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What is DNS Filtering?
Domain Name System (DNS) functions as an Internet phone book. It works by converting your favorite URL – your favorite news site or blog – into a computer-friendly language. The language of IP addresses is made up of strings of digits such as 22.214.171.124. Because remembering these digits for each of the websites you visit would be a headache, DNS converts them to the common names you are familiar with.
What is DNS Filtering?
DNS filtering is the practice of blocking rogue websites and filtering out dangerous or unsuitable information using the Domain Name System. This maintains the security of company data and gives businesses control over what their workers may access on company-managed networks. DNS filtering is frequently used in conjunction with a wider access control scheme.
DNS filtering is the process of restricting access to specified websites for a specific reason, most often content screening. If a website or a group of websites has caught a danger, then its IP address is banned by a DNS filter, and access to it is restricted. Adult, gambling, productivity drains, and sites considered to represent a major virus risk are all examples of sites that may be blacklisted.
How Does DNS Filtering Work?
DNS filtering is critical for organizations because it may drastically minimize the number of threats that a network is exposed to, reducing the remediation effort for MSPs and IT professionals. Effective DNS filtering may prevent up to 88 percent of Internet-borne malware from reaching the network.
When a user inputs a domain name into their browser, their device generates a DNS query and sends it to a DNS resolver, which is a specialized web server.
By requesting more DNS servers or validating its cache, the DNS resolver converts the requested domain name to an IP address.
The DNS resolver responds with the proper IP address to the user's device, which is referred to as "resolving" the domain.
To open a connection and begin loading the material, the user's device contacts the server at that IP address.
DNS is required for accessing online content; no material may be loaded until the DNS process has been completed. As a result, DNS filtering is a powerful tool for restricting what material consumers may access.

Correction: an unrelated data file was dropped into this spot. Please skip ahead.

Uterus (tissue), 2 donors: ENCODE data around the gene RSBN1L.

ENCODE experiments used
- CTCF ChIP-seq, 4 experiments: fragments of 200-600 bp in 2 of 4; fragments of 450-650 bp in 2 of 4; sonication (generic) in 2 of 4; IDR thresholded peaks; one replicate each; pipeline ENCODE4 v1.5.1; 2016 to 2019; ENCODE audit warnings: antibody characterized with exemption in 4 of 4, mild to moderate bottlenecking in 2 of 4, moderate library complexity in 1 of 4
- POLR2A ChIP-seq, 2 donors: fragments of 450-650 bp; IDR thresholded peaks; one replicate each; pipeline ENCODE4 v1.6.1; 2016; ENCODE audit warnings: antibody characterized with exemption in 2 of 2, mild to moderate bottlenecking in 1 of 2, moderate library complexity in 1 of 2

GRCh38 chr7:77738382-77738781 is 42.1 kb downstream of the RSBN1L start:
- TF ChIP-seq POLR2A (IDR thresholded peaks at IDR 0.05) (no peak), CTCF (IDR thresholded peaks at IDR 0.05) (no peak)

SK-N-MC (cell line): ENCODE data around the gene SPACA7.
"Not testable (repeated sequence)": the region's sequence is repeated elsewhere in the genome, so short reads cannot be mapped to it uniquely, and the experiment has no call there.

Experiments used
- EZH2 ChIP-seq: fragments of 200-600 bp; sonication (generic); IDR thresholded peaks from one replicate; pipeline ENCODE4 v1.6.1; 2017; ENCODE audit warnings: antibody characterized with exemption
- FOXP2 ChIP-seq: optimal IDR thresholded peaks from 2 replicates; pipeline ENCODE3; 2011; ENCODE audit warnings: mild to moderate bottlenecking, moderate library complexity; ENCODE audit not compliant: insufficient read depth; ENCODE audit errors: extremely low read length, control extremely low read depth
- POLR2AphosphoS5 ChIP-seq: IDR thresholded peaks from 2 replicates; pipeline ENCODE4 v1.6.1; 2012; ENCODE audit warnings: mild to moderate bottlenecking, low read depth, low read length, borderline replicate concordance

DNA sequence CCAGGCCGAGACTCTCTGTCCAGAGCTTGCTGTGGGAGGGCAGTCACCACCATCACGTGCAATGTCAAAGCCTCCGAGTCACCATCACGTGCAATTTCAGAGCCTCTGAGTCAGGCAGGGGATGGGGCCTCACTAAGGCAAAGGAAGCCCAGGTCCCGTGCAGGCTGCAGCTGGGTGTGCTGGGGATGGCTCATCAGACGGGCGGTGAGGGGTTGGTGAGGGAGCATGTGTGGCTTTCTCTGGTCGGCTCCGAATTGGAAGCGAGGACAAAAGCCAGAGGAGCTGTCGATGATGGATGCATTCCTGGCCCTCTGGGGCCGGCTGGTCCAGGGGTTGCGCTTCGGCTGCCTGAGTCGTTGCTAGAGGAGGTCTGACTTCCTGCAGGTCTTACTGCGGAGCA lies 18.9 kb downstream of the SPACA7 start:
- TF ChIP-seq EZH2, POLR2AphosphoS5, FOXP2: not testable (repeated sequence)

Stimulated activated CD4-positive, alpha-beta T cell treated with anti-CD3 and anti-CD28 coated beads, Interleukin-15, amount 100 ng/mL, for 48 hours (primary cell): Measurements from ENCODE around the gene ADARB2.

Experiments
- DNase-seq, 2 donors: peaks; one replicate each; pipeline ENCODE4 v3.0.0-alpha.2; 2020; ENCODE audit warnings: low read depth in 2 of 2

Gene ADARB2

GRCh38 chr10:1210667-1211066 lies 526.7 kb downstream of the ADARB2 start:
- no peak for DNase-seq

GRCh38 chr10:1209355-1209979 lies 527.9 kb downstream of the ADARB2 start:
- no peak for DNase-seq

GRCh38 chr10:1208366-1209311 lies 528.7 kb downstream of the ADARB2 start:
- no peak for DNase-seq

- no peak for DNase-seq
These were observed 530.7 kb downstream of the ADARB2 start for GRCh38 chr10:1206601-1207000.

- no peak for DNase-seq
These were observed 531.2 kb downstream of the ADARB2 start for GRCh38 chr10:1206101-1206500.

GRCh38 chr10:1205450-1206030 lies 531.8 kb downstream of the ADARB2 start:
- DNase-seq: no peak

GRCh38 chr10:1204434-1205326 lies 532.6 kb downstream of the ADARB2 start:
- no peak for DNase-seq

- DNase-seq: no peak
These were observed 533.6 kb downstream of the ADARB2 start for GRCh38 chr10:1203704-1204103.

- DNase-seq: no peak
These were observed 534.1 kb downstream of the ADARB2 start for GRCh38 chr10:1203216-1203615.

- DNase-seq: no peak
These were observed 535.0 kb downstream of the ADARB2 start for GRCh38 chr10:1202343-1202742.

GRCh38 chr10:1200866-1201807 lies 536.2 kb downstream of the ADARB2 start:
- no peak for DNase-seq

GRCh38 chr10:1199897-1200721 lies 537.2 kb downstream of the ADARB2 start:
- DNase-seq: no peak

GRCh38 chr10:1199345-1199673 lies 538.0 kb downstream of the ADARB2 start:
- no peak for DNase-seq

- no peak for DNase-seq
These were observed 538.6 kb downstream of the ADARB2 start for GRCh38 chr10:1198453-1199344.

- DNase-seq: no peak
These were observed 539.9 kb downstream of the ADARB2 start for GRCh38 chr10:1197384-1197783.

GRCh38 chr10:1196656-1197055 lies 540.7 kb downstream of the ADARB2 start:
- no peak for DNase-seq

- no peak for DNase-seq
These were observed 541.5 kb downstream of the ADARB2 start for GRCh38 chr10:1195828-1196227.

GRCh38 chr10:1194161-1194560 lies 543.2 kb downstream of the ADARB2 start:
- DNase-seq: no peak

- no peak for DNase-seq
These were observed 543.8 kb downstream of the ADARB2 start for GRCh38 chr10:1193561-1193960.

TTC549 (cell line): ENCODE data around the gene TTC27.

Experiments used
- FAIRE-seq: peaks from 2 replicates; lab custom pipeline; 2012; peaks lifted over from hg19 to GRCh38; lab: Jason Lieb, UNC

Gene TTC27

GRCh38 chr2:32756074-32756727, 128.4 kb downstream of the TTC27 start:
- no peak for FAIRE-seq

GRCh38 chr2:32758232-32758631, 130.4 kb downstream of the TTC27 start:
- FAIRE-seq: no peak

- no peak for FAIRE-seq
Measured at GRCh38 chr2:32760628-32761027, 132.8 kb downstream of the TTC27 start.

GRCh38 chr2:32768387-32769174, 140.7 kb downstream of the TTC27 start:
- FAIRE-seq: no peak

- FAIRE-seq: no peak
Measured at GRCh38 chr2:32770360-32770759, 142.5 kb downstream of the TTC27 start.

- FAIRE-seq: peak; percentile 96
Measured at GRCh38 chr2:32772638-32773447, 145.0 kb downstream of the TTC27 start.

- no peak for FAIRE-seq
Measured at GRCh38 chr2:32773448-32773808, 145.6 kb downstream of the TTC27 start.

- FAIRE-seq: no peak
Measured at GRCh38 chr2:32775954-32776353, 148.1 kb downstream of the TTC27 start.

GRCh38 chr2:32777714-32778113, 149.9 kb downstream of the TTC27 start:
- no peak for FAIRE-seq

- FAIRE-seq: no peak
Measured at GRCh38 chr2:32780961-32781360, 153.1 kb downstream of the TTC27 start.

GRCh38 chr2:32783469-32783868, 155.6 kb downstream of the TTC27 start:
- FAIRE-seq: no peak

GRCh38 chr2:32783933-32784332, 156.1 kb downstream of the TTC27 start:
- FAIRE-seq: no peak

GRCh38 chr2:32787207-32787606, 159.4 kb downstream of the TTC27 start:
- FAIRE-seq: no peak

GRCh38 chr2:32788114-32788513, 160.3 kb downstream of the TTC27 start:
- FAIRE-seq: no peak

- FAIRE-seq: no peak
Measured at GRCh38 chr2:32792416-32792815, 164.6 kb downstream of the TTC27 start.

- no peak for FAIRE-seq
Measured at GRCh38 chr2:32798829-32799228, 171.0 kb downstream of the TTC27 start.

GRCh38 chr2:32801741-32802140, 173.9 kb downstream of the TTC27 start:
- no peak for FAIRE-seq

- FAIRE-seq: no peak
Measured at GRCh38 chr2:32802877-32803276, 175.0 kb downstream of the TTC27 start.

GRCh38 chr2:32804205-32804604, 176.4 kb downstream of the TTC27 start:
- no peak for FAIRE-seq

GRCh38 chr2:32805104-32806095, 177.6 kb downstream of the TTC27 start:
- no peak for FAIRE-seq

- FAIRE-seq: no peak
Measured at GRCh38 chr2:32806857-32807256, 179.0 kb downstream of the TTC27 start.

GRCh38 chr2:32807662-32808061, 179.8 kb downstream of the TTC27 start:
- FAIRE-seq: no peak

DNS filtering can be used to ban online sites based on their domain name or IP address, as follows −
By Domain Name − For some domains, the DNS resolver does not resolve or look up the IP addresses at all.
By IP Address − The DNS resolver tries to resolve all domains, but if the IP address is on the blocklist, it won't be returned to the asking device.
What is a Blocklist?
DNS filtering can also be used to block domains that are not necessarily utilized for malware or phishing attempts, but host prohibited or unsuitable material. For instance, a firm may want to include adultcontent- hosting websites to their DNS filtering blocklist. The reverse of a blocklist is an allowlist. An allowlist is a list of allowed domains or IP addresses. All domains or IP addresses that are not on the allowlist are blocked.
What Does It Mean to Have a Secure DNS Server?
As part of a DNS filtering service, a secure DNS server is a DNS resolver that filters hazardous or forbidden websites. Some secure DNS servers additionally provide enhanced privacy to protect user data; for example, Cloudflare's 126.96.36.199 DNS resolving service purges all DNS query records after 24 hours.
There are other techniques to make the DNS process safer, in addition to DNS filtering, because DNS was not designed at first with security in mind. The DNSSEC protocol is used to ensure that DNS resolvers offer accurate information and has not been hacked. DNS over TLS (DoT) and DNS over HTTPS (DoH) encrypt DNS queries and answers, making it impossible for attackers to track a user's DNS inquiries.
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